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President Donald Trump stands with John Kelly. Photo: Aaron P. Bernstein/Getty Images

White House Chief of Staff John Kelly threatened to quit on March 28, according to sources familiar with the events.

What I'm hearing: Kelly blew up at Trump in an Oval Office meeting that day, and while walking back to his office muttered he was going to quit. Sources said it was not related to the David Shulkin firing that happened the same day.

A senior administration official said that calling it a threat was "probably too strong, it was more venting frustration." Kelly often says he doesn't have to be there and didn't seek the job originally.

Details:

  • Kelly packed up some personal belongings, though I'm told that wasn't necessarily because he was walking out. 
  • He was fired up enough that colleagues got allies to call in to calm him down. 
  • At one point DHS Secretary Kirstjen Nielsen — perhaps the person in the administration he trusts most — came over to talk him off the ledge. 

Context: Kelly has verbally threatened to quit more than once over the past eight months.

Why it matters: Very few people inside this White House feel secure or satisfied, given the wild, unpredictable mood and policy changes of Trump. Kelly months ago restored some order and sanity to the place but most of that is gone. 

Get more stories like this by signing up for our weekly political lookahead newsletter, Axios Sneak Peek. 

Go deeper

Dan Primack, author of Pro Rata
10 mins ago - Podcasts

Robert Downey Jr. launches VC funds to help save the planet

Robert Downey Jr. on Wednesday announced the launch of two venture capital funds focused on startups in the sustainability sector, the latest evolution of a project he launched two years ago called Footprint Collective.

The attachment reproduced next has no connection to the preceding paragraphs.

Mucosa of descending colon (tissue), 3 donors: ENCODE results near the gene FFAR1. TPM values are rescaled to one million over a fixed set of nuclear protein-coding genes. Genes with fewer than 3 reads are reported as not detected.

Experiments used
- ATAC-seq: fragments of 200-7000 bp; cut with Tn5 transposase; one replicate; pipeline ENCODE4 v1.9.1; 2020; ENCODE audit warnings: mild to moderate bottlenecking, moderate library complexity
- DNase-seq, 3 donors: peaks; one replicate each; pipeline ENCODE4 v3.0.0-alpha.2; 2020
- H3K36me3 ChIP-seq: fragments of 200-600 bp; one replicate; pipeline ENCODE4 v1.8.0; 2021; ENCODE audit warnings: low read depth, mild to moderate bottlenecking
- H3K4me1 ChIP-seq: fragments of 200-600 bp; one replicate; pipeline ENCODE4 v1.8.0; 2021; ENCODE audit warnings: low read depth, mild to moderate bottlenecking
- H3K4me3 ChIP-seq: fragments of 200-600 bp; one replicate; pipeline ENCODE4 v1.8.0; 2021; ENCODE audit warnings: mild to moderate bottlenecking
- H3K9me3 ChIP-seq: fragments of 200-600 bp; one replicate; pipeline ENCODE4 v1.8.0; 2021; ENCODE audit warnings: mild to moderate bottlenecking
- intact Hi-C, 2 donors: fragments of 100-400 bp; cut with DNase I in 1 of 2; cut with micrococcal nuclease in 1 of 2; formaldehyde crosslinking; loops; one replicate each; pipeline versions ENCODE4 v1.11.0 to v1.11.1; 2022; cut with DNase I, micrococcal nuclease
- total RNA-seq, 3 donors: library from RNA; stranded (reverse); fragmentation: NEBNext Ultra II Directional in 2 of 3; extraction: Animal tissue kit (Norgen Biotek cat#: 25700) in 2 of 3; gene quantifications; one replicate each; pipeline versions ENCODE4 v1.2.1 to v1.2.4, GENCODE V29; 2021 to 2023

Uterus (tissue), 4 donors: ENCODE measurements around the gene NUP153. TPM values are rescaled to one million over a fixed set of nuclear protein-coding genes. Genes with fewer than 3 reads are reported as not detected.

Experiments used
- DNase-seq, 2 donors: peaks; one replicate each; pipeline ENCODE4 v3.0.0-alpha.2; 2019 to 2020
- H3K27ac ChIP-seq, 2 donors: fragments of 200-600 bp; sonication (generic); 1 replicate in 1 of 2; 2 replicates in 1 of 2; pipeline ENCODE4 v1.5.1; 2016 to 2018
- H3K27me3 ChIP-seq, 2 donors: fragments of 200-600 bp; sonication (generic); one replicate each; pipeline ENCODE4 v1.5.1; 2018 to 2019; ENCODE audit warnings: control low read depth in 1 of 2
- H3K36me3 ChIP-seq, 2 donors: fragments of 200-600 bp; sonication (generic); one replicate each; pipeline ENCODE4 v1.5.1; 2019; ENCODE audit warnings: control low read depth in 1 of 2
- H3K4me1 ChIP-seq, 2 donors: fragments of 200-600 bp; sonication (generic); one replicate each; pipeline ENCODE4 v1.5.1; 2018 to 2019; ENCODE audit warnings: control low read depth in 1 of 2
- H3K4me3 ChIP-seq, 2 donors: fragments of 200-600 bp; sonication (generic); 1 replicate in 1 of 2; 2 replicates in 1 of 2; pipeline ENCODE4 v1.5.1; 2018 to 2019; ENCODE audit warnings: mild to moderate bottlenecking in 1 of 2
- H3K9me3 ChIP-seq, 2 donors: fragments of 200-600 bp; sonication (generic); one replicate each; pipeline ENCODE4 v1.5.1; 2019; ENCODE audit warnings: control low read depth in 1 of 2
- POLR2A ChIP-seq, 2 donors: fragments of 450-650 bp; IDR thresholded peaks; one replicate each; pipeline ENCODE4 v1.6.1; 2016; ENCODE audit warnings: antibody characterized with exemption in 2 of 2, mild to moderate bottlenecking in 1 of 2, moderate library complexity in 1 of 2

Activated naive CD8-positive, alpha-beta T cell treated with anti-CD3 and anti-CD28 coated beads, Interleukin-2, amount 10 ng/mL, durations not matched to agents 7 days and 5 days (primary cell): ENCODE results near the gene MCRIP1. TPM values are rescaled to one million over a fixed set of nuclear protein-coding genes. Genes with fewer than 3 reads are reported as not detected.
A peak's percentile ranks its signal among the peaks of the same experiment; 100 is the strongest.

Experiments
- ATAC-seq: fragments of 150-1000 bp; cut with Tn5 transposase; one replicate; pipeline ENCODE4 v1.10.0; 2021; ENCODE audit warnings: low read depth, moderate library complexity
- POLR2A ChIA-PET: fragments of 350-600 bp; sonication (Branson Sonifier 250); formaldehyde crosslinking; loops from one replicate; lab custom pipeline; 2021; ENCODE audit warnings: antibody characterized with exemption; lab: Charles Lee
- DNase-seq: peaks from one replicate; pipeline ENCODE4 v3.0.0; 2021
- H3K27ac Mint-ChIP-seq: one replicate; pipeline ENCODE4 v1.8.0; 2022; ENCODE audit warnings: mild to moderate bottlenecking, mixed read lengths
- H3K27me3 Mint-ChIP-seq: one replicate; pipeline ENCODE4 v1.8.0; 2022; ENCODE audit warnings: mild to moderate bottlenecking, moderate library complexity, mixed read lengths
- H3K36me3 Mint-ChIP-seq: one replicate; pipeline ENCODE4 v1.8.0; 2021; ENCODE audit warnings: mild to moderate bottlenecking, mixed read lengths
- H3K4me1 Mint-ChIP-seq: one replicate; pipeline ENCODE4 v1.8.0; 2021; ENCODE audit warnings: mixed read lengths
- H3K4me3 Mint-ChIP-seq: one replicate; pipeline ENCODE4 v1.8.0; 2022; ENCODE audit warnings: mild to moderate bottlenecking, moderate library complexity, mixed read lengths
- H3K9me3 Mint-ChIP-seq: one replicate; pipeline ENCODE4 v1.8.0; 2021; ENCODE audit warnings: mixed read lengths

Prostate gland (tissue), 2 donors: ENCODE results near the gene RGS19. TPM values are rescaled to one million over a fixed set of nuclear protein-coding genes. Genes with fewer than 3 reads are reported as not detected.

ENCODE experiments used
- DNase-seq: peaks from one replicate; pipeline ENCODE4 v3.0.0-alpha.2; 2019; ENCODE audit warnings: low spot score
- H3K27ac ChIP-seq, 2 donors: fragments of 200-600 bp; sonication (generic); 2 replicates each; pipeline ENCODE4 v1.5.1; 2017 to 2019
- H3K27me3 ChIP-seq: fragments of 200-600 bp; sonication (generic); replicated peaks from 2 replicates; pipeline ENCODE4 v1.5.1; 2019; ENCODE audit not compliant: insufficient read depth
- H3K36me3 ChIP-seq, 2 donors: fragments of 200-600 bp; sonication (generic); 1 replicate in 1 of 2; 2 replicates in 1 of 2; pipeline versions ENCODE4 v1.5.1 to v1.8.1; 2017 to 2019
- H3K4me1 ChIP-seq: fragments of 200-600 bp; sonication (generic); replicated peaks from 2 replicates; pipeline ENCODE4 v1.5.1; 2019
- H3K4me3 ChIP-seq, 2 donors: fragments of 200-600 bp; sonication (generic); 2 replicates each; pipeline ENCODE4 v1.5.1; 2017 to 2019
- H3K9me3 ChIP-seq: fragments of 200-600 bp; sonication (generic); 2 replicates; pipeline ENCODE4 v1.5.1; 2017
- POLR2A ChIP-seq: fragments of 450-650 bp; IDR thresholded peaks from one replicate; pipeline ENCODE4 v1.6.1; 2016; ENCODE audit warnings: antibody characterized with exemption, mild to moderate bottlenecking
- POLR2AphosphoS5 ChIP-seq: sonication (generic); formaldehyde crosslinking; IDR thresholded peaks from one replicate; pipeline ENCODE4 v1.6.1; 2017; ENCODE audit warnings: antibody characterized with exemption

Between the lines: This is a bit of life imitating art, as Downey Jr. spent 11 films portraying a character who sought to save the planet (or, in some cases, the universe).

DHS warns of "heightened threat" because of domestic extremism

Supporters of former President Trump protest inside the U.S. Capitol on Jan. 6. Photo: Roberto Schmidt/AFP via Getty Images

The Department of Homeland Security on Wednesday issued an advisory warning of a "heightened threat environment" in the U.S. because of "ideologically-motivated violent extremists."

Why it matters: DHS believes the threat of violence will persist for "weeks" following President Biden's inauguration. The extremists include those who opposed the presidential transition, people spurred by "grievances fueled by false narratives" and "anger over COVID-19 restrictions ... and police use of force[.]"

OIG: HHS misused millions of dollars intended for public health threats

Vaccine vials. Photo: Punit Paranjpe/AFP via Getty Images

The U.S. Office of Special Counsel alerted the White House and Congress on Wednesday of an investigation that found the Department of Health and Human Services misused millions of dollars that were budgeted for vaccine research and public health emergencies for Ebola, Zika and now the COVID-19 pandemic.

Why it matters: The more than 200-page investigation corroborated claims from a whistleblower, showing the agency's violation of the Purpose Statute spanned both the Obama and Trump administrations and paid for unrelated projects like salaries, news subscriptions and the removal of office furniture.